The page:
The cosmic forces are on your side today, and you should take some great risks. Approach a stranger! Buy some thing on an impulse! Walk to NYC! Drop out of school! Your shy disposition holds you back, but go forward with confidence as nothing can go wrong today. Do not listen to those who doubt you as they are simply trying to hold you back.

Scorpio (October 23-November 21)

One of your friends will soon come to you with an issue of utmost importance and will ask for your advice; you are someone who is more than qualified to help them out, so assure them that they have come to the right person. Take your friend to an empty room, then ask them to meditate with you; their problem can be solved by dissolving negative energies, so with a bit of meditation, any issue they have will be resolved within minutes. If your friend refuses to meditate, force them to. They are just in denial and will benefit from your spiritual genius.

Sagittarius (November 22-December 21)

You will likely have an upcoming paper to write in your English class. Instead of actually writing it yourself, you should have your little brother/sister/pet do it instead as their natural energies are currently more aligned with the stars than yours are, and they will have greater success than you ever could. It’s not cheating, since you are merely unlucky due to your soul’s misalignment.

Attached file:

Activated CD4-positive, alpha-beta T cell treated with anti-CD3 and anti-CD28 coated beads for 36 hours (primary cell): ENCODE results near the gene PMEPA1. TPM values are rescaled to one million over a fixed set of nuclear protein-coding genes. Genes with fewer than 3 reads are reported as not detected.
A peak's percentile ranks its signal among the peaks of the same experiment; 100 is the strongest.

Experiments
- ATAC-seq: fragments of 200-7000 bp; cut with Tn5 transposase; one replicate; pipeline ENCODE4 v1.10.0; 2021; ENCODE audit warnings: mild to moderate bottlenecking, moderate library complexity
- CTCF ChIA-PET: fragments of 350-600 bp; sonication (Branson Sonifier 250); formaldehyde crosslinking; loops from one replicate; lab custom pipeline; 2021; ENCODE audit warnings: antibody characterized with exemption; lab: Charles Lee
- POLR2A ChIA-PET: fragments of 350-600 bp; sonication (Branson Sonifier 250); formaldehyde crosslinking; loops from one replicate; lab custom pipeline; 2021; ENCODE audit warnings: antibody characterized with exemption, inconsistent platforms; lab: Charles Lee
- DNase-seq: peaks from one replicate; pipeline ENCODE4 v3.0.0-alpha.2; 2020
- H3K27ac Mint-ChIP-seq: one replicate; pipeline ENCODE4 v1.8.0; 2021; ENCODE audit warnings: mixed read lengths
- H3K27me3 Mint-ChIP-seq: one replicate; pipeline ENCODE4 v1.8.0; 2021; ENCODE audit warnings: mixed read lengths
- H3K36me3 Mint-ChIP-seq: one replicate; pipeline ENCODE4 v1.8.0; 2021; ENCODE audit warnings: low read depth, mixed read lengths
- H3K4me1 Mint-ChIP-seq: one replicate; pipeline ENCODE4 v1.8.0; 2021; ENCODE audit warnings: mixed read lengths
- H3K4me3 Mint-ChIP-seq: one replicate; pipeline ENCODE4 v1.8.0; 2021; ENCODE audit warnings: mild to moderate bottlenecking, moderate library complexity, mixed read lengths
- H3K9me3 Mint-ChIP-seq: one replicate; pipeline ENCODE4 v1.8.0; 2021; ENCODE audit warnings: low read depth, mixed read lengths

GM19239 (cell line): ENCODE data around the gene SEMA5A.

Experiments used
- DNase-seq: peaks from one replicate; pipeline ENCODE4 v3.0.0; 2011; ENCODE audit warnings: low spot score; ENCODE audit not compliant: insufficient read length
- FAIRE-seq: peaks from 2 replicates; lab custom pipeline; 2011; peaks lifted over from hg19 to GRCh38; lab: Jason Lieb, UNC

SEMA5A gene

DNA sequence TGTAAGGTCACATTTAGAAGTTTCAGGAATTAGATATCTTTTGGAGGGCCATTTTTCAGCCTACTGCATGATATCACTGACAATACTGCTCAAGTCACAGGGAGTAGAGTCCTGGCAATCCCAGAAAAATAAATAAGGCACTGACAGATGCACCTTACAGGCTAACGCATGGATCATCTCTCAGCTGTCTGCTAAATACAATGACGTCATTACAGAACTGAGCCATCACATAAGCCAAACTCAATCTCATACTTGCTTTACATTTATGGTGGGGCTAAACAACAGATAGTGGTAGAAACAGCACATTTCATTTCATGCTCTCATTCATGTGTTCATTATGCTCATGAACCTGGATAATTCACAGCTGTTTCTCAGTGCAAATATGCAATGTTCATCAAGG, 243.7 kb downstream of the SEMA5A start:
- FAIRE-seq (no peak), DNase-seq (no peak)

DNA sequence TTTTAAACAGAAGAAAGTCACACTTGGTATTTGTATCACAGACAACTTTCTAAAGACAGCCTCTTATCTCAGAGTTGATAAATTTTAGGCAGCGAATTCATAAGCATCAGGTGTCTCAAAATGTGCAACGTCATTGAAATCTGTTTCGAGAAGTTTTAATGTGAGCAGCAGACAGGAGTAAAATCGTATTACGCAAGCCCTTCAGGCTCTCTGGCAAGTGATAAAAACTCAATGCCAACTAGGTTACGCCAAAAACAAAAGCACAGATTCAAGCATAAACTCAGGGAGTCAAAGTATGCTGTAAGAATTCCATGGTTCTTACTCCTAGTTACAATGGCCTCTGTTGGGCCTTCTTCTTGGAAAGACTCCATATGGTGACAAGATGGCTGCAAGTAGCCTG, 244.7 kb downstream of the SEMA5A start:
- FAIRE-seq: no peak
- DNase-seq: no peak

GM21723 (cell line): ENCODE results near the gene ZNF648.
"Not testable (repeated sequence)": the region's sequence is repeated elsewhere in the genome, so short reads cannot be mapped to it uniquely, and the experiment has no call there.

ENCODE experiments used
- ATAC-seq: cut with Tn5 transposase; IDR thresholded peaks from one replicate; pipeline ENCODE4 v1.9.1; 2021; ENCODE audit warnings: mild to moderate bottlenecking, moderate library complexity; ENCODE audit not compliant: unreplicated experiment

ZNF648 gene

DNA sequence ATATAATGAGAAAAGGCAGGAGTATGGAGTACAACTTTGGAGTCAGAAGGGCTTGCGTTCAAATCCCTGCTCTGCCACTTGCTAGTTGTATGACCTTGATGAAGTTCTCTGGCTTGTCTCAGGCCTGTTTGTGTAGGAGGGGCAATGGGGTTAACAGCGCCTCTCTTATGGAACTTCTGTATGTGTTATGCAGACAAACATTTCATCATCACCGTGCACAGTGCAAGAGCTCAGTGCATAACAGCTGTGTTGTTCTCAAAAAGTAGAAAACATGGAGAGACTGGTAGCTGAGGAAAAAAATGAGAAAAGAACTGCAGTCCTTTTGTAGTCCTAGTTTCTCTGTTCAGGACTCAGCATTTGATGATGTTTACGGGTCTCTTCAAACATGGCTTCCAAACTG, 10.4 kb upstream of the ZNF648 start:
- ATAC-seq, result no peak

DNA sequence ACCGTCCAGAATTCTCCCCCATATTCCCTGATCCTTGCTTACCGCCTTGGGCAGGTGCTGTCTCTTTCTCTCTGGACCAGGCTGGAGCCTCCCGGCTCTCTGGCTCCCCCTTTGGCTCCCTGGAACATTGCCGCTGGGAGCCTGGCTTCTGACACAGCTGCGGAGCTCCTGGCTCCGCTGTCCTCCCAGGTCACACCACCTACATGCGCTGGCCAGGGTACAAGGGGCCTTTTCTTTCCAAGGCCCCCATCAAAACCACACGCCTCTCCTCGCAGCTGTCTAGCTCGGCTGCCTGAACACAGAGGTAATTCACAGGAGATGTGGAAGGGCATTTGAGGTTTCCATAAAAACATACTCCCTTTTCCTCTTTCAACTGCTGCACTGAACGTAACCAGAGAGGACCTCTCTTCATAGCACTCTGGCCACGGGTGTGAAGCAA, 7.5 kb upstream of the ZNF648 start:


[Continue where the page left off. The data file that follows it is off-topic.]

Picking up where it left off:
Capricorn (December 22-January 19)

Though getting a full night’s sleep is said to be healthy, the cosmic energies suggest otherwise. Staying up late and procrastinating for several hours is the most effective way you can find your purpose in life as the earthly forces have deemed it so. Your inner spirit will be most in tune with the universe if you get as little sleep as humanly possible.

Aquarius (January 20 to February 18)

Due to negative energies plaguing your household, it would be a good idea for you to burn large amounts of incense in your room to lessen their strength. The spiritual power incense holds is well-known. The smokier your room is, the stronger your barrier against negative energy. If you are worried about the fire alarm going off, feel free to disable it.

Pisces (February 19 to March 20)

Recently you may have had issues connecting with other people and properly displaying your emotions. This issue is easily solved through interpretive dance. As dance is a highly emotional art form, you can easily convey what you are feeling to those around you. The next time your teacher gives you a pop quiz or a bad grade, connect to them through spiritually-charged choreography. No one can resist the power of dance.

A lesser-known Black Friday

Almost all U.S. citizens know of Black Friday, the day when large retailers offer amazingly generous deals, resulting in malls packed full of oppor-tunistic shoppers; however, “Black Friday” didn’t always refer to a yearly consumer craze, but a gold scandal in 1869 that led our country to the brink of an economic depression.